June 6, 2011

Transitions in Democratic Nigeria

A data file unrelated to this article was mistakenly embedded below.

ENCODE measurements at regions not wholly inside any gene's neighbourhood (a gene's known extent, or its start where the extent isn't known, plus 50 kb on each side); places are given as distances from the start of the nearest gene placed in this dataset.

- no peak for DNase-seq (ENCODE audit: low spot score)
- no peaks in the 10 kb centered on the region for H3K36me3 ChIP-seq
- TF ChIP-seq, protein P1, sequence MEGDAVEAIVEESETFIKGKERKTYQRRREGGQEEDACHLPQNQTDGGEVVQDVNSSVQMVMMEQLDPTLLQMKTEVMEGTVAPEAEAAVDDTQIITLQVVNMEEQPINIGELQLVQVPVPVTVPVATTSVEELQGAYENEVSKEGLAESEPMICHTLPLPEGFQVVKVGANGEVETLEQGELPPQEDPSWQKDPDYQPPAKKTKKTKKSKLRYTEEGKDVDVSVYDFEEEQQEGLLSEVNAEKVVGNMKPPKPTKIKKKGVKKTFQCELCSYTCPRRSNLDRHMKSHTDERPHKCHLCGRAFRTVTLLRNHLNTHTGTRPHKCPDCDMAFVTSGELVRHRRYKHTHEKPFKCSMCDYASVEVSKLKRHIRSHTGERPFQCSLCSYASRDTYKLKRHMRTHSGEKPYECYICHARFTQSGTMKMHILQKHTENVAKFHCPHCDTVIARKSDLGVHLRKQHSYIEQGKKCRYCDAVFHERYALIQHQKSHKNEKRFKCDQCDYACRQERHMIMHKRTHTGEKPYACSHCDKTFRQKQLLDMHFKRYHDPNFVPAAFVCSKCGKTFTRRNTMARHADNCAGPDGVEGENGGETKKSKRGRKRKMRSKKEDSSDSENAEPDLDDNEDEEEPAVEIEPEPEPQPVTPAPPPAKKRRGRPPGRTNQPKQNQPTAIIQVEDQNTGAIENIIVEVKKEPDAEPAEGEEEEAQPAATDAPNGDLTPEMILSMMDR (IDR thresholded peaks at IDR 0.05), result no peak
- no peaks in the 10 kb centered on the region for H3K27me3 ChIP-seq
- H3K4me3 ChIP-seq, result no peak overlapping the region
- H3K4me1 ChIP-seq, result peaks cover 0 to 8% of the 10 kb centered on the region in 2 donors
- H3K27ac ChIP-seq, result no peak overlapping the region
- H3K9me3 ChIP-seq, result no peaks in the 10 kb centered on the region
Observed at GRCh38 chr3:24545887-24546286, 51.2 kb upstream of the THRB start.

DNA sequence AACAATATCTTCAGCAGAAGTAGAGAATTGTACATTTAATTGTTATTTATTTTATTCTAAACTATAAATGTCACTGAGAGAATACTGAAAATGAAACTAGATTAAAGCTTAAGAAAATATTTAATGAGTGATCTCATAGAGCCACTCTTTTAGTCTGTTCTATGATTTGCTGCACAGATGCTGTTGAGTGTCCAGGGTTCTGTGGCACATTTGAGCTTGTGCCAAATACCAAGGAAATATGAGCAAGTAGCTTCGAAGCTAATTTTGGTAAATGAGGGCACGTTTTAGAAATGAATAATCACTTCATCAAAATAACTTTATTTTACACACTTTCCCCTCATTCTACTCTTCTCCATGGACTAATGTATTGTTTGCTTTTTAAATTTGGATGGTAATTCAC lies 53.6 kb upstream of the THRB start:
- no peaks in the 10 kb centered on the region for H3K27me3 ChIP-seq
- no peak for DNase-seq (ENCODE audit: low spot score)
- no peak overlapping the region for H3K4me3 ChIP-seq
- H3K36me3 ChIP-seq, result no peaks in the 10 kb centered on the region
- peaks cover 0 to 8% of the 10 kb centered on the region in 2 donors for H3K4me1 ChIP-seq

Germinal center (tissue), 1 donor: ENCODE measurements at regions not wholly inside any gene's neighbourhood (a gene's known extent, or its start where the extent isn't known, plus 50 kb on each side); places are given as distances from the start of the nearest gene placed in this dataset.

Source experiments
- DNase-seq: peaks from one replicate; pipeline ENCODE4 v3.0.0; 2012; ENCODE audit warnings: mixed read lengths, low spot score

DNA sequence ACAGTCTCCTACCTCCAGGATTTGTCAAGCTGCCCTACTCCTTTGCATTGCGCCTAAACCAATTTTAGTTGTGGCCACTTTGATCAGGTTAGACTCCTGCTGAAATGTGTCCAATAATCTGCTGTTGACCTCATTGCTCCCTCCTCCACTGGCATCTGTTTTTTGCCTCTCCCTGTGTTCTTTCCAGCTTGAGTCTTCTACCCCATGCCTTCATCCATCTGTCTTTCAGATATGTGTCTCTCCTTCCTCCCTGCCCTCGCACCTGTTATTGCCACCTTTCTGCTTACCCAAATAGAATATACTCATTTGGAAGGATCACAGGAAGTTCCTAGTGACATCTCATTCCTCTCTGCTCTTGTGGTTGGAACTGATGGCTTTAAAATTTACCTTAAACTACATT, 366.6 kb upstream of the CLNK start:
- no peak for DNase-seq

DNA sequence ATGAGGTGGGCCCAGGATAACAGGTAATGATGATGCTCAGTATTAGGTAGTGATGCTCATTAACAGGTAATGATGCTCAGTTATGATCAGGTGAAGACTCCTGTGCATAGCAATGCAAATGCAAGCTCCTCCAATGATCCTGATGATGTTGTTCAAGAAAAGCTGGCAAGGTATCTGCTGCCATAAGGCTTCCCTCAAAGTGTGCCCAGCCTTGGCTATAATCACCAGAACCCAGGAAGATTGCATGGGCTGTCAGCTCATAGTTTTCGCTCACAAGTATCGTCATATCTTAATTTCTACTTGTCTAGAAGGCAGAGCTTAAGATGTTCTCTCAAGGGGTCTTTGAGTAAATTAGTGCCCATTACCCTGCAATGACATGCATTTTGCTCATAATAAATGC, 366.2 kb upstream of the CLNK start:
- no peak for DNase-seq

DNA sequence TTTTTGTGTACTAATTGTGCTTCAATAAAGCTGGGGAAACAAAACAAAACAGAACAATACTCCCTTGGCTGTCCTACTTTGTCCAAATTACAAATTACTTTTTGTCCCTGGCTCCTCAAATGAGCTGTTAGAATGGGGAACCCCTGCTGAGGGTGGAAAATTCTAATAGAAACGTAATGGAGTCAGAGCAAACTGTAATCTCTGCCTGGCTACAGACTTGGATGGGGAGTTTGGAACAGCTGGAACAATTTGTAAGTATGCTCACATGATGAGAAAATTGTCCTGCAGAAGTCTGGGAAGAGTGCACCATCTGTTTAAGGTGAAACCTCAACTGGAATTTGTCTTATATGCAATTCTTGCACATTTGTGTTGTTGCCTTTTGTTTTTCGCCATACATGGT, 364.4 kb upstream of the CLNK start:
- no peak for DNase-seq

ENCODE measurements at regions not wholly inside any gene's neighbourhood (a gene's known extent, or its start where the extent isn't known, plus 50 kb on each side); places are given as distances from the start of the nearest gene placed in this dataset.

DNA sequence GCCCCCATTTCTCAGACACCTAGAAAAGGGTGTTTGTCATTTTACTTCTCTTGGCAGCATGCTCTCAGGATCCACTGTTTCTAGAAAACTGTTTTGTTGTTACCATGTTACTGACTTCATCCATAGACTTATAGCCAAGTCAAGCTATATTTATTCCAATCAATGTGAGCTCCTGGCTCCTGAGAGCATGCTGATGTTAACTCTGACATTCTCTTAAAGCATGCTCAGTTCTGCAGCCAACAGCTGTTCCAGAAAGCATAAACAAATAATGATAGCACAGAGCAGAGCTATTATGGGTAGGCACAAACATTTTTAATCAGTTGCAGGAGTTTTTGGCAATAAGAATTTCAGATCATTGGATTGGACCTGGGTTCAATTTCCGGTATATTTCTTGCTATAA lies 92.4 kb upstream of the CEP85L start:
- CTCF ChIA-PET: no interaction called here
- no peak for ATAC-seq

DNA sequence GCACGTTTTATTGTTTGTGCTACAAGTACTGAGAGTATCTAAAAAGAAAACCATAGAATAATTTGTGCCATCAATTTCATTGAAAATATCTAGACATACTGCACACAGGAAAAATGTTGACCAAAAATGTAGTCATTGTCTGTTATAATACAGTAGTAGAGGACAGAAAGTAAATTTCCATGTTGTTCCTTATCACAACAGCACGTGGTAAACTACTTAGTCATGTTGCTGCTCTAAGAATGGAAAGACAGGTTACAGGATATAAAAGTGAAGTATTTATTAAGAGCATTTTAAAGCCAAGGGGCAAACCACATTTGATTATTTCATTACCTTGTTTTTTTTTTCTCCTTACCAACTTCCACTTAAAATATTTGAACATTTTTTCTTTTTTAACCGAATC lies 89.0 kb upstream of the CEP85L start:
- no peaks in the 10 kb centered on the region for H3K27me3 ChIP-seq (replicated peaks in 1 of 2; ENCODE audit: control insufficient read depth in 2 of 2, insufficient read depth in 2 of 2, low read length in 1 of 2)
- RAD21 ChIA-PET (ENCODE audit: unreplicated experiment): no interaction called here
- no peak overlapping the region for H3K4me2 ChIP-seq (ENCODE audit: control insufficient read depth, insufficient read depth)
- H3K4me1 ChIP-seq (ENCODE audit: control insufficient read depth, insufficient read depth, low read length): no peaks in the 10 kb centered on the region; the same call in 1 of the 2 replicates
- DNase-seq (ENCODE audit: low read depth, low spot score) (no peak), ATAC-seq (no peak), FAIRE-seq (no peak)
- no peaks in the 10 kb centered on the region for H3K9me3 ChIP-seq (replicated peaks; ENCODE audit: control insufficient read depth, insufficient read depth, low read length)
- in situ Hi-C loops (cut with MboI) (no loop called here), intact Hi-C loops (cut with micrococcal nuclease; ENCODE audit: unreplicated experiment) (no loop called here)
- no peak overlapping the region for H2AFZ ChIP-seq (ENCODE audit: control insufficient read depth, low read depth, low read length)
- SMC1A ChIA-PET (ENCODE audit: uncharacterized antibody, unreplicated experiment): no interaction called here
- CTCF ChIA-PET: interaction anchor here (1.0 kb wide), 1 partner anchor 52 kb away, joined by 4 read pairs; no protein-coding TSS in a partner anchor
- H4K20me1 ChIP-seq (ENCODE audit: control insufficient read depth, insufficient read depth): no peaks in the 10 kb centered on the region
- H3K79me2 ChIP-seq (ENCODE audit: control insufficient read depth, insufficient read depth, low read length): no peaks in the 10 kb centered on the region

From 1999 to 2011 making 12 years; Nigeria has seen the longest stretch of democracy in its history. With marginal improvements in the conduct of elections from 1999, 2003, 2007 and now the more successful run in 2011, Nigeria as a nation has come to the point were it needs to institutionalize transitions into a recognizable Act of law or official government regulation. Government officials, political appointees and elected candidates must understand that official accolades, gifts, souvenirs, residencies, finances, properties etc. are only held in custody by them and are not their sole reserves. It takes only a short four years and they should be ready to vacate their respective offices. They can only be remembered by what their acts have been while in office. And that will be the boost they need to mount any challenge for any other office both elected or not. The day you were sworn in is the day you start looking forward to handing over to another official.